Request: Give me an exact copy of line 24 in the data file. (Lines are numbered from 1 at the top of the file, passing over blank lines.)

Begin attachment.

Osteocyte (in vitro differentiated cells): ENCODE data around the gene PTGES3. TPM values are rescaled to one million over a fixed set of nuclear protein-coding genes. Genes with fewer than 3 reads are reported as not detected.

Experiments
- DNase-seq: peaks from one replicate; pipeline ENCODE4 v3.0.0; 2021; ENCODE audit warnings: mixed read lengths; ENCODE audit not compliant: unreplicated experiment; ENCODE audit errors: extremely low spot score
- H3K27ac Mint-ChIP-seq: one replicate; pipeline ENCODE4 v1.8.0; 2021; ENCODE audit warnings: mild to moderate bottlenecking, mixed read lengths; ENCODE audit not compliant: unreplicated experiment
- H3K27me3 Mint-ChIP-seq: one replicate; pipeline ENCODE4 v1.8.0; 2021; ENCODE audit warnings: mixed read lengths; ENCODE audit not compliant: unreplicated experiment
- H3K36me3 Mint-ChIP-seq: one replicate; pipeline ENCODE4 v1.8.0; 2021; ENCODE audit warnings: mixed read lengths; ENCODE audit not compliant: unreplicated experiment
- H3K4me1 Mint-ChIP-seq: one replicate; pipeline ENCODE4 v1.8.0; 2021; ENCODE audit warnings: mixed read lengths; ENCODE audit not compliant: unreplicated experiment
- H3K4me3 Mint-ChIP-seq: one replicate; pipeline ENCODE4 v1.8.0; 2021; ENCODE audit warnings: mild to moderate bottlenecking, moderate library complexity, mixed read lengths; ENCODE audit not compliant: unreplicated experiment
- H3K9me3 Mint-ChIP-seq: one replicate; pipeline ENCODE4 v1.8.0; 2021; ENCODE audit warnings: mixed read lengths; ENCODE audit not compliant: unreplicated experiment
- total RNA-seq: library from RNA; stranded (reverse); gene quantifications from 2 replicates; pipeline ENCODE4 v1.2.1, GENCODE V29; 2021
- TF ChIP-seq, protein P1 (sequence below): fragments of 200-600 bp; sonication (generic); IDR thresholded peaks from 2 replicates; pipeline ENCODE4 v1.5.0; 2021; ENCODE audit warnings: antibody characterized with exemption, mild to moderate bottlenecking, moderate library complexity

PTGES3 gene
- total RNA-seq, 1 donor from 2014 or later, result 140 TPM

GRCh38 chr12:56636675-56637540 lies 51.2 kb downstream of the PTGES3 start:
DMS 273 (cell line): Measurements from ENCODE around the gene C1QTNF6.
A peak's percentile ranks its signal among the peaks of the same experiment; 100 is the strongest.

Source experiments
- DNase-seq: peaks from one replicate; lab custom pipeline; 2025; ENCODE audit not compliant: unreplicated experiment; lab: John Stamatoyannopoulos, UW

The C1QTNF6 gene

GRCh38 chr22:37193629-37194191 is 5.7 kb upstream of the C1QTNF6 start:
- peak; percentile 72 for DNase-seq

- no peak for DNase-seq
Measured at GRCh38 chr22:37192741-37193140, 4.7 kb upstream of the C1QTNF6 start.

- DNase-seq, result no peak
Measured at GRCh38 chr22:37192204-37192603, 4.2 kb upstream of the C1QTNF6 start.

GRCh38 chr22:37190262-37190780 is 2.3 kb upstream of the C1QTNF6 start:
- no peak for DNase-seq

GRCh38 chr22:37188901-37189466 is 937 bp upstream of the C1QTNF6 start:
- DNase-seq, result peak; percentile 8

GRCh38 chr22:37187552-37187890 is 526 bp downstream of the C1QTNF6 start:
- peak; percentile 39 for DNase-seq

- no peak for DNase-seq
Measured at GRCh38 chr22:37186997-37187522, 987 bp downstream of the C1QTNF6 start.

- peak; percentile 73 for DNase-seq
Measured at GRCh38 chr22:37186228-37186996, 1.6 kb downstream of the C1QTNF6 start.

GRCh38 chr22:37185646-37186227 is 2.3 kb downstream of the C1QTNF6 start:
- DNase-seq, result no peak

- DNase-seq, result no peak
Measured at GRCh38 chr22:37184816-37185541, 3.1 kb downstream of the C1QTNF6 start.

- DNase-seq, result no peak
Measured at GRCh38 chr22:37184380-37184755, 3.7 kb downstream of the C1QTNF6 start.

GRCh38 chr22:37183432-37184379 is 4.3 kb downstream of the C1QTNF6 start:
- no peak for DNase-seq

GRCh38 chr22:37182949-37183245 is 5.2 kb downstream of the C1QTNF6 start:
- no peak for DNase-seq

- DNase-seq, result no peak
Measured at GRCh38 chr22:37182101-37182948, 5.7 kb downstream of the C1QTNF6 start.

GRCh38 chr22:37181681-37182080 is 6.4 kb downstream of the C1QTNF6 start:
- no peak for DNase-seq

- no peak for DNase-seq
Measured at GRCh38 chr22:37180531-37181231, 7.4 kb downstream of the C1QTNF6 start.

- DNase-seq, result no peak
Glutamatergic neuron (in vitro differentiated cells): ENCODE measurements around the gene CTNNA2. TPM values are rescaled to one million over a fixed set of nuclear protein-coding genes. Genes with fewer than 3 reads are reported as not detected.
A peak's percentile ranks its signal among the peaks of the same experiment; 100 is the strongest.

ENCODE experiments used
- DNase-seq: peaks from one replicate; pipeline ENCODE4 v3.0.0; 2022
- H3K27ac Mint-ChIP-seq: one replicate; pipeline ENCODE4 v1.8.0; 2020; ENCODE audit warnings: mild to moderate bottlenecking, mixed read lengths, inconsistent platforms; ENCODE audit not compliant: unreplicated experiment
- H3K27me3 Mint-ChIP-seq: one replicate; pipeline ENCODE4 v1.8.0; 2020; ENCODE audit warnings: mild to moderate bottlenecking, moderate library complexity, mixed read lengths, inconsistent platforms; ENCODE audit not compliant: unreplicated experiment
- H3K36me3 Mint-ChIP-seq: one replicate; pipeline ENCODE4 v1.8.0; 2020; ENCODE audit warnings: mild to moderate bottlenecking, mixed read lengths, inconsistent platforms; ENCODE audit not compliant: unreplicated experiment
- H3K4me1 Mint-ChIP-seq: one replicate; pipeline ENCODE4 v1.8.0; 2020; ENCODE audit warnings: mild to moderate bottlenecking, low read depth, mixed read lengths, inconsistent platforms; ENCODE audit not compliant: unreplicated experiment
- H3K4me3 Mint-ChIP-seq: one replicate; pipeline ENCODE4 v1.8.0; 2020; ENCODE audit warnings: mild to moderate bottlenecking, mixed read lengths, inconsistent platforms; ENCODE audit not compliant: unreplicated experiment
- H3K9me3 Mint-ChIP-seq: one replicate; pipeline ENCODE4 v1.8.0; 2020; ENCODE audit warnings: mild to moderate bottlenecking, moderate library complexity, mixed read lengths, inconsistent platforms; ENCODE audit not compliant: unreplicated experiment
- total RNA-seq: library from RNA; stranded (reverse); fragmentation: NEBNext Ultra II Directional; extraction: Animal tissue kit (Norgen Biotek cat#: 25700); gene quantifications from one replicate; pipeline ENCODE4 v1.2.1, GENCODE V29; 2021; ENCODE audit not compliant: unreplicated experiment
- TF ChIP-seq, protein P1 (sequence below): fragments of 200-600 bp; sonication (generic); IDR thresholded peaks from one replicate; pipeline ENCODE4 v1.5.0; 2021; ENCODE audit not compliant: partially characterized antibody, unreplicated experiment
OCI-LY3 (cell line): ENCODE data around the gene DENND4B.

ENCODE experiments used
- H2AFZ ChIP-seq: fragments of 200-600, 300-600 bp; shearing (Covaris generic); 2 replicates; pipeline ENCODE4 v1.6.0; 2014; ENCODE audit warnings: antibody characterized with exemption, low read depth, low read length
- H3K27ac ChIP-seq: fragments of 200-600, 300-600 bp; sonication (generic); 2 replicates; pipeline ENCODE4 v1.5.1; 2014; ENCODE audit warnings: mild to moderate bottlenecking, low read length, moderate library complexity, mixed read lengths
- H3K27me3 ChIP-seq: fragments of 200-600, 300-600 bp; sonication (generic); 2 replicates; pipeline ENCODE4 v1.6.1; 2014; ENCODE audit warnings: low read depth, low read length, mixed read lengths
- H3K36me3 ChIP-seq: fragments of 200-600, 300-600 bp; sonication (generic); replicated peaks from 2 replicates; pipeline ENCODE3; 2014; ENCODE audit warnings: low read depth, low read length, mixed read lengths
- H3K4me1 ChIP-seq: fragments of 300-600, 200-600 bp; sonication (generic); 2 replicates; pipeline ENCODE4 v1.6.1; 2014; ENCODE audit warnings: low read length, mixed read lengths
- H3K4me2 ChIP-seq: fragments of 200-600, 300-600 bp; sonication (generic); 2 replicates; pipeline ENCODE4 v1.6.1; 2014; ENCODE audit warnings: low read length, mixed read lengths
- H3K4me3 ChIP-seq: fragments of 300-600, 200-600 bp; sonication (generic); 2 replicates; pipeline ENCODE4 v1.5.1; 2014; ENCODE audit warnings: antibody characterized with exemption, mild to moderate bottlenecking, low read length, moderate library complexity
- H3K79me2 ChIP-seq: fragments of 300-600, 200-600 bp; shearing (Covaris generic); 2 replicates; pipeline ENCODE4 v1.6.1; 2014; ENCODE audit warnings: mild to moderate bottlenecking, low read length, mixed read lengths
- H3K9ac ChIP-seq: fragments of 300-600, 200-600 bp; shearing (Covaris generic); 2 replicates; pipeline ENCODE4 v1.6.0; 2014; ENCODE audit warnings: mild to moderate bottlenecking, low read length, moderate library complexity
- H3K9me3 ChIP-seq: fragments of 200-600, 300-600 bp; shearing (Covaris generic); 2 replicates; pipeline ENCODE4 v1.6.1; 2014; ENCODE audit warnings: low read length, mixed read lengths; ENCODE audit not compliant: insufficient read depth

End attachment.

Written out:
- DNase-seq, result no peak